Well, not really. There have undoubtedly been some memorable moments, including Bond’s gritty stairwell fight scene in Casino Royale and the, um, other gritty stairwell fight scene in No Time to Die.
Yet very few leave a real impression, at least not in the way that those in the John Wick series do. Across just three films, Keanu Reeves’ antihero has taken out enemies with pencils, library books and a 1000-pound horse, with each movie getting audiences talking about the extraordinary choreography every single time.
Hell, the brutality of the Wick films has made the titular character an international phenomenon, the source of countless memes and pop culture references, with Reeves arguably becoming the new face of his genre. Where once James Bond was the only name that sprung to mind when talking about action, he has since been usurped by the cold-blooded, remorseless Belarussian assassin – and for good reason.
No Style or Substance
Without winning the battle of spectacle or grit, the Bond films should at least boast an interesting lead character. With cool gadgets, fast cars and the ability to deliver popular lines like “Bond. James Bond.” you’d assume that Craig’s hero would be the coolest, most interesting player in the game. But, by lacking the playfulness of 007s of old, and relying on rushed storytelling to add depth and emotion, this just isn’t the case. Rather, Bond continues to feel like a relic of a bygone era, with other movies showing a greater ability to establish convincing charm and a clear identity in recent years.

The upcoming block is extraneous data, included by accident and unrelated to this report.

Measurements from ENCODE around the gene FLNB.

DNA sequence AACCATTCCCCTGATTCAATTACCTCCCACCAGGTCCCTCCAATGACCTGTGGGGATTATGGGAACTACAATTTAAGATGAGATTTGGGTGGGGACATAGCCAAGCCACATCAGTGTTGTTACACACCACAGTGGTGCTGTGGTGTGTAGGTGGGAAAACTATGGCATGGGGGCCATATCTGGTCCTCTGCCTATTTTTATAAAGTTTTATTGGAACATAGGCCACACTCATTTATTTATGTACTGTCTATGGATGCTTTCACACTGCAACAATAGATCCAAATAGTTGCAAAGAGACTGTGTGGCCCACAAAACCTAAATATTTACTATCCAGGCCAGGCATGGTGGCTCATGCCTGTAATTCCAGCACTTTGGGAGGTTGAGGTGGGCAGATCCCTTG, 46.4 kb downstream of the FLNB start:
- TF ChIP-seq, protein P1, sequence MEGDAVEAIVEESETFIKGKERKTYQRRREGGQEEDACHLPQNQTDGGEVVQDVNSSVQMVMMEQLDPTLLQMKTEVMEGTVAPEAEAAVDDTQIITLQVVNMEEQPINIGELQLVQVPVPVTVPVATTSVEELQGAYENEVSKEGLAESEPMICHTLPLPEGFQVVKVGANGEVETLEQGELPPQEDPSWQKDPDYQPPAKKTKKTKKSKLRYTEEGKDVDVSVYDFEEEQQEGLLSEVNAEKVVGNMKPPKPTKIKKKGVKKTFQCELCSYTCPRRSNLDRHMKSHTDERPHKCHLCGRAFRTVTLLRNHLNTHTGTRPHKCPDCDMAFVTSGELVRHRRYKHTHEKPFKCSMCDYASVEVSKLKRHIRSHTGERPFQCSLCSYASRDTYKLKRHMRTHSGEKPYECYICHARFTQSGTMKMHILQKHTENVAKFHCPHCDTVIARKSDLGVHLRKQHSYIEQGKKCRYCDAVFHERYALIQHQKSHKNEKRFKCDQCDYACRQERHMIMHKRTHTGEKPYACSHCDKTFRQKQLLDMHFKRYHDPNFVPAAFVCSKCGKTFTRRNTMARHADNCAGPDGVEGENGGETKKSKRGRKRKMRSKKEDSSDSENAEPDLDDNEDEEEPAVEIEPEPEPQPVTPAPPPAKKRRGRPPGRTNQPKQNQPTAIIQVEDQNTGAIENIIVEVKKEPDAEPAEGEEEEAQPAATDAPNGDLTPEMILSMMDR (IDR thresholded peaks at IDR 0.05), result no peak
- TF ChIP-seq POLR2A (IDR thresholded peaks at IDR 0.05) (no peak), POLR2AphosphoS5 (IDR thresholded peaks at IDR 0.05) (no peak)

Take The Man from U.N.C.L.E., for example, the criminally underrated spy flick from Guy Ritchie, which features the smooth-talking Henry Cavill in the lead role. In the same year that Daniel Craig was forced to deal with a dodgy, disjointed script for Spectre, the internet’s favourite nerd was beating Bond at his own game, delivering the sort of charismatic, tongue-in-cheek performance audiences came to love from Roger Moore and Sean Connery.
And with the likes of Kingsman: The Secret Service, Taron Egerton’s Eggsy offers an alternative approach to the action hero, increasing representation for the working class community in an area of cinema dominated by well-spoken upper-class types. Stepping away from the tropes of old and creating a character that feels fresh and nuanced, Kingsman adds real stakes to its story, getting the audience hooked from start to finish. The same can’t be said for the tired, overly-familiar feel of Bond.
Lacking mind-blowing action sequences, memorable fight choreography and a layered or even charismatic lead character, are the James Bond movies really worthy of their phenomenal box office success? Evidence would suggest not, and with No Time to Die bringing Daniel Craig’s run to a close, it is impossible not to feel that the franchise needs to adapt and improve – quickly. If not, it could risk falling further behind in the peak age of action filmmaking.
Simply put, there is no time to rest on past successes.